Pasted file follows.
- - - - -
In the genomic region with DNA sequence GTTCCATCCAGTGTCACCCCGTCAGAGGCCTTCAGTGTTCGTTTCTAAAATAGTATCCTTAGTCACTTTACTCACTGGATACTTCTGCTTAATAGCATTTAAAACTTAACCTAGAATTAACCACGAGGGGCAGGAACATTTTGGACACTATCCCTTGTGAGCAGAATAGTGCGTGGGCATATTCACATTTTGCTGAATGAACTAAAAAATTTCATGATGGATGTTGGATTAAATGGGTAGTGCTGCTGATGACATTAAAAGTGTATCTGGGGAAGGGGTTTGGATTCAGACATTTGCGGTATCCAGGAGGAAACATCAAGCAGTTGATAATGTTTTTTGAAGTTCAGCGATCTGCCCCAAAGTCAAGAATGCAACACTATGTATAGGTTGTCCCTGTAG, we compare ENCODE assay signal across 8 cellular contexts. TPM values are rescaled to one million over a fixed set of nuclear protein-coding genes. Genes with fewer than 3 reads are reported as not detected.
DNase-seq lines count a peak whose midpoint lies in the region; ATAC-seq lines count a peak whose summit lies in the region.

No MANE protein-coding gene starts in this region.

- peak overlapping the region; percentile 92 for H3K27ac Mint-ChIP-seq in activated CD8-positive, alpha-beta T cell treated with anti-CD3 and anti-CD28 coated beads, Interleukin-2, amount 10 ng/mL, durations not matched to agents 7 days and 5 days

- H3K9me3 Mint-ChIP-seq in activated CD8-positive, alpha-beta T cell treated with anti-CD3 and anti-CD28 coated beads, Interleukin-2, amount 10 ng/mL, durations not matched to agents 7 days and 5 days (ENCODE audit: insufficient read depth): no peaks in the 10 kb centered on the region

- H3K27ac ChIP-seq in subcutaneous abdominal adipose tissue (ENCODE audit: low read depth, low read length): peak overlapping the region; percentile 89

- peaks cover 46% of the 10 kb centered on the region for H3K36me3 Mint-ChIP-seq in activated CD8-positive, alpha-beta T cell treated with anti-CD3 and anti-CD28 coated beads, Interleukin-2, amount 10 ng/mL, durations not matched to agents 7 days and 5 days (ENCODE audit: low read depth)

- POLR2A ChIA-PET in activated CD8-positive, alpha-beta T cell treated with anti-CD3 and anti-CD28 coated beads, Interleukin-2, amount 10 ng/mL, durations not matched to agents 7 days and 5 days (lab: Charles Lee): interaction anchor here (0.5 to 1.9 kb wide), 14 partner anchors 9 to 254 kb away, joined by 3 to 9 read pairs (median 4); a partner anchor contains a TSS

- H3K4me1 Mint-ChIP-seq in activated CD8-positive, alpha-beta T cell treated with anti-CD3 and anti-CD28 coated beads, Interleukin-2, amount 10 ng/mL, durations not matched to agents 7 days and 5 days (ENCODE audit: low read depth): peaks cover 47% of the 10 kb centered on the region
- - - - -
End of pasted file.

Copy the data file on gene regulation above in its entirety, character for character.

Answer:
In the genomic region with DNA sequence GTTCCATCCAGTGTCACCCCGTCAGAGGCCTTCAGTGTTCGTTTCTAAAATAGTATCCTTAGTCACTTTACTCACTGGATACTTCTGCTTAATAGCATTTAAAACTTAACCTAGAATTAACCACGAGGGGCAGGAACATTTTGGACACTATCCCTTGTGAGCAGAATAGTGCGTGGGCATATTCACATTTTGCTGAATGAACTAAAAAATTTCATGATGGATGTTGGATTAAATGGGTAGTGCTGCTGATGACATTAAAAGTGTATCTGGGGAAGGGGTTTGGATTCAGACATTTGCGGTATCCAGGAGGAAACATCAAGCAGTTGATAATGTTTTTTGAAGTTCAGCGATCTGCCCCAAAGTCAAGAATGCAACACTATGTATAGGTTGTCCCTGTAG, we compare ENCODE assay signal across 8 cellular contexts. TPM values are rescaled to one million over a fixed set of nuclear protein-coding genes. Genes with fewer than 3 reads are reported as not detected.
DNase-seq lines count a peak whose midpoint lies in the region; ATAC-seq lines count a peak whose summit lies in the region.

No MANE protein-coding gene starts in this region.

- peak overlapping the region; percentile 92 for H3K27ac Mint-ChIP-seq in activated CD8-positive, alpha-beta T cell treated with anti-CD3 and anti-CD28 coated beads, Interleukin-2, amount 10 ng/mL, durations not matched to agents 7 days and 5 days

- H3K9me3 Mint-ChIP-seq in activated CD8-positive, alpha-beta T cell treated with anti-CD3 and anti-CD28 coated beads, Interleukin-2, amount 10 ng/mL, durations not matched to agents 7 days and 5 days (ENCODE audit: insufficient read depth): no peaks in the 10 kb centered on the region

- H3K27ac ChIP-seq in subcutaneous abdominal adipose tissue (ENCODE audit: low read depth, low read length): peak overlapping the region; percentile 89

- peaks cover 46% of the 10 kb centered on the region for H3K36me3 Mint-ChIP-seq in activated CD8-positive, alpha-beta T cell treated with anti-CD3 and anti-CD28 coated beads, Interleukin-2, amount 10 ng/mL, durations not matched to agents 7 days and 5 days (ENCODE audit: low read depth)

- POLR2A ChIA-PET in activated CD8-positive, alpha-beta T cell treated with anti-CD3 and anti-CD28 coated beads, Interleukin-2, amount 10 ng/mL, durations not matched to agents 7 days and 5 days (lab: Charles Lee): interaction anchor here (0.5 to 1.9 kb wide), 14 partner anchors 9 to 254 kb away, joined by 3 to 9 read pairs (median 4); a partner anchor contains a TSS

- H3K4me1 Mint-ChIP-seq in activated CD8-positive, alpha-beta T cell treated with anti-CD3 and anti-CD28 coated beads, Interleukin-2, amount 10 ng/mL, durations not matched to agents 7 days and 5 days (ENCODE audit: low read depth): peaks cover 47% of the 10 kb centered on the region